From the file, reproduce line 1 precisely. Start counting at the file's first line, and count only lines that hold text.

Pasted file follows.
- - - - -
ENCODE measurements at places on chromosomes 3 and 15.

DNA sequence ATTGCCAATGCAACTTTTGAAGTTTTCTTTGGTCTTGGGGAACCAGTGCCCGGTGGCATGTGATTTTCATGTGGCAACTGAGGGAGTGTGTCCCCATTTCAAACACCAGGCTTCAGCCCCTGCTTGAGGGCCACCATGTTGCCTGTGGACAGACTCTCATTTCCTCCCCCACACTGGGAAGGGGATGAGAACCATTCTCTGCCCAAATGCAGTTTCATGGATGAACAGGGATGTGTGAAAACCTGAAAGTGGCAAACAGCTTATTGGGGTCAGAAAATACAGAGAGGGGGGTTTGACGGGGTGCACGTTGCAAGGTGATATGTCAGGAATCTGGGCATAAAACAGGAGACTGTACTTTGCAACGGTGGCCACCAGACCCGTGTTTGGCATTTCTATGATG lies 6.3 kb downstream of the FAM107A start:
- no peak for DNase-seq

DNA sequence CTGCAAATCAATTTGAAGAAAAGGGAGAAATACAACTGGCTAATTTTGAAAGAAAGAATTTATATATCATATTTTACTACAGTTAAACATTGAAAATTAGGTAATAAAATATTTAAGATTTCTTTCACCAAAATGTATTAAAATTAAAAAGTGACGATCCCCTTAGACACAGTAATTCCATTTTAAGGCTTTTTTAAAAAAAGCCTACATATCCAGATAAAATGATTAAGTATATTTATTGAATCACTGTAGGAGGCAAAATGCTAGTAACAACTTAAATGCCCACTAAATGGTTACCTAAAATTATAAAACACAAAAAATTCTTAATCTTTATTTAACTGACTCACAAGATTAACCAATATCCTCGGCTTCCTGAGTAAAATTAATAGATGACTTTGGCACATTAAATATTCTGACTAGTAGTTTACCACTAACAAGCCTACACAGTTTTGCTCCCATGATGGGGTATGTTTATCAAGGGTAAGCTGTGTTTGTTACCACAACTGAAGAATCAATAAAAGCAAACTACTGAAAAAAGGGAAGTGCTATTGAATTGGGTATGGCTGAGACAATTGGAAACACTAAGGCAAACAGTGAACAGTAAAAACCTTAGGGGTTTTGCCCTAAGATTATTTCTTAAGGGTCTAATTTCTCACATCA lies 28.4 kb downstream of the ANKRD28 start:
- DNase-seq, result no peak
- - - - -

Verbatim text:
ENCODE measurements at places on chromosomes 3 and 15.